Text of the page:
Surfers' Point at Seaside Park. The stretch of sand near C Street in Ventura is known as Surfer's Point and is one of California's premier surfing spots. To get there, walk along the city's beachside promenade and when you're closing in on the fairgrounds, look for surfers along the inner coastline.
Snapper Jack's Taco Shack - In my opinion, some of the best fish tacos in the county cannot be found near the beach. If you've been turned off by too-small, too-soggy fish tacos, you have to try Snapper Jack's. They'll make you a believer.
Smack dab between San Francisco and Los Angeles in southern San Luis Obispo County is Pismo Beach, a.k.a. the "clam capitol of the world."
We didn't go for the clams, having read that they're
in short supply. You need a license to dig for the little mollusks and there's
a limit to how many you can legally take. Apparently, they've been depleted by decades of harvesting.
We went to see the dunes, and they were impressive.
In late September we arrived amid an Indian summer
heat wave. We stayed at the Oceano
Campground, a state park located off of Highway 1, not far from an Amtrak
station. While the days were hot, the evenings were chilly and from our tent we could hear the roar of the ocean all night long.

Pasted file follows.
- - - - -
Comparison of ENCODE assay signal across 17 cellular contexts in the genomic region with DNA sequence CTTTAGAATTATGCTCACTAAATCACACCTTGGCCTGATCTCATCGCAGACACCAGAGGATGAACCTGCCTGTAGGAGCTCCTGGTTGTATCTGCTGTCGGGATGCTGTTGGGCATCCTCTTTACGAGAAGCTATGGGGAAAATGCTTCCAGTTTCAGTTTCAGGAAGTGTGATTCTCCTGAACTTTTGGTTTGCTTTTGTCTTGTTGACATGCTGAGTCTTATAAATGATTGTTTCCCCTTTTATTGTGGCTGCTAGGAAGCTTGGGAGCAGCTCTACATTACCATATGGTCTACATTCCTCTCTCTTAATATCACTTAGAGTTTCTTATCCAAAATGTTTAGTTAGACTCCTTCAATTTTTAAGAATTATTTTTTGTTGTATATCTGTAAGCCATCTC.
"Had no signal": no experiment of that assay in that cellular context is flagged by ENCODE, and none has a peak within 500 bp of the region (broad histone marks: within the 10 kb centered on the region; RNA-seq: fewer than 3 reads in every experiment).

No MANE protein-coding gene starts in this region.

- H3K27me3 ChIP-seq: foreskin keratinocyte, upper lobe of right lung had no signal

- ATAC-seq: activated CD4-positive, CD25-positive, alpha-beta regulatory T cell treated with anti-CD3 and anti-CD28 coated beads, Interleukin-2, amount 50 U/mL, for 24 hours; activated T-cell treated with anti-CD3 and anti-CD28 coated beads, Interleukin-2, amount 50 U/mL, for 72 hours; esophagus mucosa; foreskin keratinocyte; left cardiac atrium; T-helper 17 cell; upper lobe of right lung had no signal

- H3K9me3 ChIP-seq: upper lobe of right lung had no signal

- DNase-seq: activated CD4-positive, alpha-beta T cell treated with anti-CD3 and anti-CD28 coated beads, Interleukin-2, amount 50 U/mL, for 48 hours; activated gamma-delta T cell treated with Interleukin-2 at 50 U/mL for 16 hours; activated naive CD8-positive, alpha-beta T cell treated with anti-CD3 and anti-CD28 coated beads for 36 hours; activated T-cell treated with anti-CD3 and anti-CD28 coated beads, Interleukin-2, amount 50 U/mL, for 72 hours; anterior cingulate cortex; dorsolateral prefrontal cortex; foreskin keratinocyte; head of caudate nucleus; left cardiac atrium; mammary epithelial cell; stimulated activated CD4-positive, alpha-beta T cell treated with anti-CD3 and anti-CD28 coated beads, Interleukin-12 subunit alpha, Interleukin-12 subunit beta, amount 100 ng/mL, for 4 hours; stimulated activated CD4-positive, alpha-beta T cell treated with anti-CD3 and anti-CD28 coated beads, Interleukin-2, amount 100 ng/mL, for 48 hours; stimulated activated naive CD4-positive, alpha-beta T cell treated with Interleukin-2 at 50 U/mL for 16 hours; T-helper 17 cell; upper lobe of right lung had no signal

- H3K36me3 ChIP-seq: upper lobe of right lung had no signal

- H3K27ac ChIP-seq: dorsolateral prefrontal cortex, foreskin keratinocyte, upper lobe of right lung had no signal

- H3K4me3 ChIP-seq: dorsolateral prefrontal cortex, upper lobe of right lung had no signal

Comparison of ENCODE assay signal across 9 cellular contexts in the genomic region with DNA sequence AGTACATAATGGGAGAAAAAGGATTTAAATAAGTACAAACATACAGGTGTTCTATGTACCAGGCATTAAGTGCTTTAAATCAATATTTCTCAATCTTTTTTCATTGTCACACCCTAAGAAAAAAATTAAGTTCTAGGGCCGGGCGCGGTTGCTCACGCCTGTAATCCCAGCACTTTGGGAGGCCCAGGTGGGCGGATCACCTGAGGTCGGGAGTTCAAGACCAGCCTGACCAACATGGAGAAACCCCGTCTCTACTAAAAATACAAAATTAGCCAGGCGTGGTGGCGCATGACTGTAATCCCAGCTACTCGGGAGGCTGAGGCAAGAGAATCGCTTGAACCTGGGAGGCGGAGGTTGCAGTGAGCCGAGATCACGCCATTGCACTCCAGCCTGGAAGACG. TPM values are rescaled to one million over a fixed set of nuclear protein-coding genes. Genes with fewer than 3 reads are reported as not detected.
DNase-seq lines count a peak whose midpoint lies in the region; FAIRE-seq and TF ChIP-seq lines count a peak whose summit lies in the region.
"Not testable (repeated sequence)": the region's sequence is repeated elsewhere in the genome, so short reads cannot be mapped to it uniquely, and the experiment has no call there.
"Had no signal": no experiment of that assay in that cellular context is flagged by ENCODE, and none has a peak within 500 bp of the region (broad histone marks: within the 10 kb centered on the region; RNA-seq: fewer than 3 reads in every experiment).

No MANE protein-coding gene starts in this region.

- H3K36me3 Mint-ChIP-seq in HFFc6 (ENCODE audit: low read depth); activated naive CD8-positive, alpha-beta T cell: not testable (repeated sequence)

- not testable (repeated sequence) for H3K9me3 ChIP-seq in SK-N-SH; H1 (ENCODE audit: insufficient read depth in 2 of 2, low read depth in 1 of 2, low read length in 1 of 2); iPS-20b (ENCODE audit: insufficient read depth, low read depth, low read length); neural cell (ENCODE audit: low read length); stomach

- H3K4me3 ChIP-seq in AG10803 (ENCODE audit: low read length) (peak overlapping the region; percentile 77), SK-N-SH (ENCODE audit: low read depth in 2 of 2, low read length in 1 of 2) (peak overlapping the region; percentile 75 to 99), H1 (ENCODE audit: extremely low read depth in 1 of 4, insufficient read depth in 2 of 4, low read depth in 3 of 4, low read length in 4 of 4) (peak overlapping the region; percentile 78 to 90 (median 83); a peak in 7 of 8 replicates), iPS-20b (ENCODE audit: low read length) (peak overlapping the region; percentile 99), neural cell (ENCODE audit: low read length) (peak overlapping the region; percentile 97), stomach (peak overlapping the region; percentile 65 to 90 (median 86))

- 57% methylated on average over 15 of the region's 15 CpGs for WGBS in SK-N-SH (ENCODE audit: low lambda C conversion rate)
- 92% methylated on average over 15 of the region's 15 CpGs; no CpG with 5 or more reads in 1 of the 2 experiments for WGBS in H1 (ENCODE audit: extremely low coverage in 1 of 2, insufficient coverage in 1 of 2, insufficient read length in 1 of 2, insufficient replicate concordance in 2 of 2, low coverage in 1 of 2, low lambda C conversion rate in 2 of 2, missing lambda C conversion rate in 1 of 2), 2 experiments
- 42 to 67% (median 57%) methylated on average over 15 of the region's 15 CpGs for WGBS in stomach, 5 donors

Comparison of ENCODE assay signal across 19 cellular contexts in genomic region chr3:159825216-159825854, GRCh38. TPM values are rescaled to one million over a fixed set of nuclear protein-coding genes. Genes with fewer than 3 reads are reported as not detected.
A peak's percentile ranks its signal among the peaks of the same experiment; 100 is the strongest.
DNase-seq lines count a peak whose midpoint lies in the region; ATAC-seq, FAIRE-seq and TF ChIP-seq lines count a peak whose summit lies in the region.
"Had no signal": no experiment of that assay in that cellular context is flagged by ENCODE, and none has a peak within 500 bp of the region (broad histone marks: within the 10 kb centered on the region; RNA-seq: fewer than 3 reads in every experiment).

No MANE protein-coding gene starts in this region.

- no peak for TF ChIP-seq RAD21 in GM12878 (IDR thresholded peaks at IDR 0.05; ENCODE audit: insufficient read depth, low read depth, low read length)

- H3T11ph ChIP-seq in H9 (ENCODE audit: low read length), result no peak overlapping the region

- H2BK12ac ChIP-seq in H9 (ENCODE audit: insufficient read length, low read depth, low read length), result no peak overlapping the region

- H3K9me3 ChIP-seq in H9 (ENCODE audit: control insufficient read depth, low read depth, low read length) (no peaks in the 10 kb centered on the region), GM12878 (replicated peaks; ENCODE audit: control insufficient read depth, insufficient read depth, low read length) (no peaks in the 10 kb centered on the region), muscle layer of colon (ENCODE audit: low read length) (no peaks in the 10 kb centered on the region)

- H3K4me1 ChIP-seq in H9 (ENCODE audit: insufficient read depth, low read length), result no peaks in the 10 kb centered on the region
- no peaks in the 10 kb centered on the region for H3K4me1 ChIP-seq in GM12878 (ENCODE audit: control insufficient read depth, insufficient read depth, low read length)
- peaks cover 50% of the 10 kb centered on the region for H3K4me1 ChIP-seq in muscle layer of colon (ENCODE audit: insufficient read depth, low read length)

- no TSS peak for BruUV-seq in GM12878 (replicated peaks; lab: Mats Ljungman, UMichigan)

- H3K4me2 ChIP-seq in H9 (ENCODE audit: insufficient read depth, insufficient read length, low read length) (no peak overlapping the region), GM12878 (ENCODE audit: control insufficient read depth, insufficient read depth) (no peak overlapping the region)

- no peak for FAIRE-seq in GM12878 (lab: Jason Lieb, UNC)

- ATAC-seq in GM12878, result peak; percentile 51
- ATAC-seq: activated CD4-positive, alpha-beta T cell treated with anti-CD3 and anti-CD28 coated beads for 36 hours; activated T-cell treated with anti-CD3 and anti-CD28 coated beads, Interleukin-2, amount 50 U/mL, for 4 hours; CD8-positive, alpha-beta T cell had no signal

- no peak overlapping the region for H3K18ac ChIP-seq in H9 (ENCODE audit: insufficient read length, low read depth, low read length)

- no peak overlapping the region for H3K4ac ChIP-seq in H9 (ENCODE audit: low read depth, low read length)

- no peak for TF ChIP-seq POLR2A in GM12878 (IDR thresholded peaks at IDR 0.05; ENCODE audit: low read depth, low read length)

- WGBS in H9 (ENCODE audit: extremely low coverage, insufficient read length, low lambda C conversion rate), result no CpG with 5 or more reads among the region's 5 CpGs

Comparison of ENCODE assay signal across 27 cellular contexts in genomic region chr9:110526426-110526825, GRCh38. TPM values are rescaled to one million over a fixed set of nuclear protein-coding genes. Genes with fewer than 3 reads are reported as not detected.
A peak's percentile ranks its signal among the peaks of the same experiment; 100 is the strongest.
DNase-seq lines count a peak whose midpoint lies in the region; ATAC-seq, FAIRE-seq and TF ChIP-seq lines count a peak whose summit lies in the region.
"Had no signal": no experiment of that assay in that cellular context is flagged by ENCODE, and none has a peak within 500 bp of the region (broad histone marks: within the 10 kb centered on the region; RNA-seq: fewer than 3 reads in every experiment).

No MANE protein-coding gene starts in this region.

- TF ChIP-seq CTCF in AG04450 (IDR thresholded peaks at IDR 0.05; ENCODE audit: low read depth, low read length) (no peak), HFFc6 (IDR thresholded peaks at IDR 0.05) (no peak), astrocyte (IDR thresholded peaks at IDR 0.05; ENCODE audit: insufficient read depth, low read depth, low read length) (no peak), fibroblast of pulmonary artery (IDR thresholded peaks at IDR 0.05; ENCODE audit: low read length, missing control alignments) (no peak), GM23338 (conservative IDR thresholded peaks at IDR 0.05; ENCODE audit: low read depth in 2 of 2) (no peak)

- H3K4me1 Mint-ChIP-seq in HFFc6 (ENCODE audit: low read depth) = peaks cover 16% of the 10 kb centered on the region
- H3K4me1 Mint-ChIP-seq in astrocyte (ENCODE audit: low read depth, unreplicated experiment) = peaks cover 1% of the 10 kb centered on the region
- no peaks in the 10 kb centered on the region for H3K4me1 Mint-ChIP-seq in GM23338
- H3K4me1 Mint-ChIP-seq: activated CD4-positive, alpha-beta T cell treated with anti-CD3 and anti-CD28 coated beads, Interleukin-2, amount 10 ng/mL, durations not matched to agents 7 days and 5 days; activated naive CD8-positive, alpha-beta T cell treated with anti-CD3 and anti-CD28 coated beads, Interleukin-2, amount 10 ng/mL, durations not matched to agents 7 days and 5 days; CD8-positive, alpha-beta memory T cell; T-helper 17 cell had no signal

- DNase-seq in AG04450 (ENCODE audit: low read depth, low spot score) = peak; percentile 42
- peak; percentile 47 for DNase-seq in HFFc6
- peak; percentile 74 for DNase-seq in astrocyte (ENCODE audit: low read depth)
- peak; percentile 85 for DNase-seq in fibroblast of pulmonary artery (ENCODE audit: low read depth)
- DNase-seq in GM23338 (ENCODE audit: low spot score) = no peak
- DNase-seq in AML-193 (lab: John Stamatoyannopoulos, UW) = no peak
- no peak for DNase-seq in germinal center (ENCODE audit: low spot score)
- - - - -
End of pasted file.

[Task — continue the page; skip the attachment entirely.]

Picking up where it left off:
During the afternoon, ducks and monarch butterflies populate the surrounding lagoons and it's a short walk to access the beach, where horses and
vehicles traverse the shoreline. We climbed and hiked the dunes and found it isn't easy because they're blanketed in sand that's as fine as baby powder.
If the government shutdown locked you out of your favorite national park, try one of the state's. Oceano's 82 sites are extremely well- maintained, and have hot showers and individual water spigots. For more information call 1-800-444-7275.
Want to know more about the face carvings, bronze doors, architecture and other details of the place? Check out the amazing virtual tour put together by the Ventura County Star's digital experts. Scroll over the photos and discover more: TOUR
It's nearly impossible not to see the billboards announcing Andersen's from Highway 101 just north of Santa Barbara. The Buellton restaurant was founded in 1924 and bills itself as "home of the world famous split pea soup."